NOAA releases winter outlook, predicts another La Niña

The National Oceanic Atmospheric Administration released its winter outlook on Thursday.

Michele Powers

Oct 21, 2022, 12:14 AM

Updated 634 days ago


The National Oceanic Atmospheric Administration released its winter outlook on Thursday.
The report seems to indicate that there will be a moderate La Niña this winter and that may have some impacts on winter weather around the country.
It’s just one factor of several that go into a winter seasonal forecast. There’s a chance it may end up similar to last winter, although last year was a very odd year for snowfall.
In a nutshell, a typical La Niña pattern may mean warmer-than-average temperatures in the northeast and average precipitation. This will be the third consecutive winter for La Niña, which has only happened two other times since 1950. The last time there were three in a row was from 1998-2001 and before that back in 1972-1976.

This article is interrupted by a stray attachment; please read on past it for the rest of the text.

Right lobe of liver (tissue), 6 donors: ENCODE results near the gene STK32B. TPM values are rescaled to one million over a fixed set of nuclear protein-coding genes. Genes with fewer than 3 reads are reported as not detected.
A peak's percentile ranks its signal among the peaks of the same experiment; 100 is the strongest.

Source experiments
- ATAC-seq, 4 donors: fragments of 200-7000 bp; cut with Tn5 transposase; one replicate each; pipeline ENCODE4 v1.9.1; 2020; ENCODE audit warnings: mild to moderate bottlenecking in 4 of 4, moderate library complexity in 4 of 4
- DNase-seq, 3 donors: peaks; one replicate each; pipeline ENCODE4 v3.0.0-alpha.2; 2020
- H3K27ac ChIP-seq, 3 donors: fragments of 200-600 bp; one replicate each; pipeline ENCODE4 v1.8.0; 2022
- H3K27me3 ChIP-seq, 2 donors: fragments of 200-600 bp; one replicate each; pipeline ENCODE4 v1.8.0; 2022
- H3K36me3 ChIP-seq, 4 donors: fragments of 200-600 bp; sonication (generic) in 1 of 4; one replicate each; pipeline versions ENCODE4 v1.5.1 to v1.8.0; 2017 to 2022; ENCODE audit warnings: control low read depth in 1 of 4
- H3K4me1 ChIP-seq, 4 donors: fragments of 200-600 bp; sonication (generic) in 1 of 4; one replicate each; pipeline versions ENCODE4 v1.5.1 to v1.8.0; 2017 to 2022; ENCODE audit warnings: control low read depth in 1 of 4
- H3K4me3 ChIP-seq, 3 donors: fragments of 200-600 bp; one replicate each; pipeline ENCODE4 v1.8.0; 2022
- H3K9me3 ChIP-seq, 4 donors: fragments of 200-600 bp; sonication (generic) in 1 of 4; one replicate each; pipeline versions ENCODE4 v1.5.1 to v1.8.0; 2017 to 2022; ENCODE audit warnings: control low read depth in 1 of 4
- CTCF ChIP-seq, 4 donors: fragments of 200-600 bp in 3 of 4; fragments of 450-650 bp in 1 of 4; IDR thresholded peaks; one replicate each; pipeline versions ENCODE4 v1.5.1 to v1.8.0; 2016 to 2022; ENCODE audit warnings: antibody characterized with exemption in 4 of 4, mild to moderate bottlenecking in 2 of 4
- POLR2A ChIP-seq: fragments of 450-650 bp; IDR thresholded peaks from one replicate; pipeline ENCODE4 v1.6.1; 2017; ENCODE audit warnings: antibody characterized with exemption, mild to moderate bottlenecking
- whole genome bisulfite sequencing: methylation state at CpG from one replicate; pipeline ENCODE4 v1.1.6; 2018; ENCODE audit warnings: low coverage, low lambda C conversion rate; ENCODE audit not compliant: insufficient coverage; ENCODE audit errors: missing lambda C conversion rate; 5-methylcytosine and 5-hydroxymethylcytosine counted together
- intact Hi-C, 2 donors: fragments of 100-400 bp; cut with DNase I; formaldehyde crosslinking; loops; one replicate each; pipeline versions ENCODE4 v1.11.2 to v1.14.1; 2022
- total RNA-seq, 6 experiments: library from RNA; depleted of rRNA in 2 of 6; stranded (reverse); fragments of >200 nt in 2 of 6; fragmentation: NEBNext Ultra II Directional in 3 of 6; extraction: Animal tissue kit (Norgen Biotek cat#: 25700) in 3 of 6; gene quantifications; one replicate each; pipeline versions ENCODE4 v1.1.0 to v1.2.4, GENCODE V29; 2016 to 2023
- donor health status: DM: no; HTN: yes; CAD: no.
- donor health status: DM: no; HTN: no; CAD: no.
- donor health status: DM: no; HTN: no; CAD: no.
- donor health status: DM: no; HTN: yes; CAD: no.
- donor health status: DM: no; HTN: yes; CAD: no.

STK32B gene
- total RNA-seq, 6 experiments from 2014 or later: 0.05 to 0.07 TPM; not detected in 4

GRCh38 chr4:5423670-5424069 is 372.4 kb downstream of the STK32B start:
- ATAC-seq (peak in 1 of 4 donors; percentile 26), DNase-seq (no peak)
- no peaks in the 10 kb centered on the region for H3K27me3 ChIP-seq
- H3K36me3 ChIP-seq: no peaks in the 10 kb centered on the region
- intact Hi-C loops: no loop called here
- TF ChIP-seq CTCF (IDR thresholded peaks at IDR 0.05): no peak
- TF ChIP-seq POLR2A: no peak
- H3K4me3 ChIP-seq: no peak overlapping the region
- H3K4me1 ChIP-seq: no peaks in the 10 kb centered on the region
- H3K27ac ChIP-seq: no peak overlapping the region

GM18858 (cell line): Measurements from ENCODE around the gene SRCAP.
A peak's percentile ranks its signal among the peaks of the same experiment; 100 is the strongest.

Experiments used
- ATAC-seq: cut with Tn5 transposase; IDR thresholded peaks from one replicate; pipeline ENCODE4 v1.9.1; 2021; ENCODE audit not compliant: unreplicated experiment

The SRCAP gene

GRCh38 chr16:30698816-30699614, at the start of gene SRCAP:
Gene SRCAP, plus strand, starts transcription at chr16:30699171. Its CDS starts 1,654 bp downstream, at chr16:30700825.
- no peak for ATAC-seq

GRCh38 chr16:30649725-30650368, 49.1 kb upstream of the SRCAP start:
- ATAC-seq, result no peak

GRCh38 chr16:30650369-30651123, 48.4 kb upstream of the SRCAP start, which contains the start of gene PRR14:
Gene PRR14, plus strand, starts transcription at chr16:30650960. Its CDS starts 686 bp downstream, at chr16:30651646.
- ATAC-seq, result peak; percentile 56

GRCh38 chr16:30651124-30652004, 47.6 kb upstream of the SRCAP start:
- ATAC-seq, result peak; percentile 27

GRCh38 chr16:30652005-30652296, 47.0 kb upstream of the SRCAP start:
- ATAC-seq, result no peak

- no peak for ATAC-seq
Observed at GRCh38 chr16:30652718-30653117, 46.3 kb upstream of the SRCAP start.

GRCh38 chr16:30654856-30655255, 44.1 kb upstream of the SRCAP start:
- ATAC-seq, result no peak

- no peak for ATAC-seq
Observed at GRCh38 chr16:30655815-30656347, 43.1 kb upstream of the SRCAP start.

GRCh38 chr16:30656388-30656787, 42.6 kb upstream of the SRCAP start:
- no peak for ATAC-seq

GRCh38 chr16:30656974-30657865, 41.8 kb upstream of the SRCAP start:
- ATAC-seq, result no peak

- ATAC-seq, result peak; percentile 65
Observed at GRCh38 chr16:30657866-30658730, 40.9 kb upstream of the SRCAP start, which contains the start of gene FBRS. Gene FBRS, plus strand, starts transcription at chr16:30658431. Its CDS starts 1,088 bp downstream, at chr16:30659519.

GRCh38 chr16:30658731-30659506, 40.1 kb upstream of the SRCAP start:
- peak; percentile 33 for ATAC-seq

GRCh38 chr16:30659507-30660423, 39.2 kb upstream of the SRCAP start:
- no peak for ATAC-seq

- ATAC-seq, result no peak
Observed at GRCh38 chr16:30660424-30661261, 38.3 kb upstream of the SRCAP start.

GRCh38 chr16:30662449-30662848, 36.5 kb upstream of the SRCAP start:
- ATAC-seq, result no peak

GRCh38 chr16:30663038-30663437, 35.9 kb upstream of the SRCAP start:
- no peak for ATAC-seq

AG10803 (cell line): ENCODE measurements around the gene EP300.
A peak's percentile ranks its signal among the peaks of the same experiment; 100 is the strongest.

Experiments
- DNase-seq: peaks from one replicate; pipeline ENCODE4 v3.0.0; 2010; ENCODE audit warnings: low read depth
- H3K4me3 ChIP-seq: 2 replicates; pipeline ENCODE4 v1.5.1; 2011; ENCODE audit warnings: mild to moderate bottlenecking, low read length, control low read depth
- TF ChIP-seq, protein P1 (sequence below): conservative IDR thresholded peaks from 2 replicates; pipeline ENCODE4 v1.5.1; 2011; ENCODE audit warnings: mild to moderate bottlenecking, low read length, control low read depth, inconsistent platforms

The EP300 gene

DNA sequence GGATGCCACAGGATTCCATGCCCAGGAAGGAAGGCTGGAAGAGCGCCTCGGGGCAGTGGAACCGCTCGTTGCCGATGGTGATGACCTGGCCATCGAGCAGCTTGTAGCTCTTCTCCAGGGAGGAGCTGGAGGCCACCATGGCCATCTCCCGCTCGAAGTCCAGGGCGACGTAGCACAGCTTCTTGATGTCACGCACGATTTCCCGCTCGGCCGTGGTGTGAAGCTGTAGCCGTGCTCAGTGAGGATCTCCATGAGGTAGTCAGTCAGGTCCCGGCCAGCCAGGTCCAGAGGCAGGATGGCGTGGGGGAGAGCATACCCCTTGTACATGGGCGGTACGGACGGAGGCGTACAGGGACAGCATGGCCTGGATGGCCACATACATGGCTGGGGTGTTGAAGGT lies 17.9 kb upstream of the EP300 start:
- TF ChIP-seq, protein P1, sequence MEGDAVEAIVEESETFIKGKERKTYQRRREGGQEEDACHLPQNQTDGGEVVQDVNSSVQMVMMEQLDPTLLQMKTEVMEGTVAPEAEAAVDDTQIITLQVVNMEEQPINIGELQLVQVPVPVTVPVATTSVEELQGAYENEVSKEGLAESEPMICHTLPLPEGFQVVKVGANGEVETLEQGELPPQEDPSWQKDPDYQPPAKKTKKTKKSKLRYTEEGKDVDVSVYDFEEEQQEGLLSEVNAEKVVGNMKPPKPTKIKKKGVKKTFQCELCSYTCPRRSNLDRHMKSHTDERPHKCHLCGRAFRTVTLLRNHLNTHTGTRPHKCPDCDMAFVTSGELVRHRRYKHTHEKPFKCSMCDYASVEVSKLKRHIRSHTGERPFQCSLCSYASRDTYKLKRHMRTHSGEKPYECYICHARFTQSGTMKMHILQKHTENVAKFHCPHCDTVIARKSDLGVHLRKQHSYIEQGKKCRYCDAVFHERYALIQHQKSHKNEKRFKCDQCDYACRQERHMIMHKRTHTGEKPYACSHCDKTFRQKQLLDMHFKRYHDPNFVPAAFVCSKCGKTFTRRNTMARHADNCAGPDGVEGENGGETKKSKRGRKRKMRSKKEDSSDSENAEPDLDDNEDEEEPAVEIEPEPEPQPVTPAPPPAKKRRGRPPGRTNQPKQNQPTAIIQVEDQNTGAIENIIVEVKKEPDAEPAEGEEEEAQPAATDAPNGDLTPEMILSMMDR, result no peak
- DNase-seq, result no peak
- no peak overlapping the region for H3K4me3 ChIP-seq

What is a La Niña?
A La Niña refers to the opposite or cooler counterpart to an El Nino/Southern Oscillation Cycle. It’s the periodic cooling of the ocean waters along the equatorial Pacific. When this happens, it creates different rainfall and weather patterns all over the globe. In the wintertime, an area of high pressure sets up over the eastern Pacific, driving the jet stream north there with a trough in the East. Wetter-than-average conditions are created over the Mid-West/Great Lakes region when storms track inland or west. It also means drier than average conditions set up in the south and southwest.
Warmer air gets pushed up the Eastern Seaboard, creating warmer-than-average temperatures for the Gulf Coast and the East Coast. With this type of setup, there is often mixed precipitation or even rain at times locally.
This doesn’t mean New Jersey, or the northeast, won’t see any snow. There is still variability in the forecast which can cause short-term changes in the weather pattern that can only be forecasted a week or two out at a time. If the cold air and storms meet up just right, we can still see a good snowstorm. There have been La Niña winters in the past that still turned out to be quite snowy.

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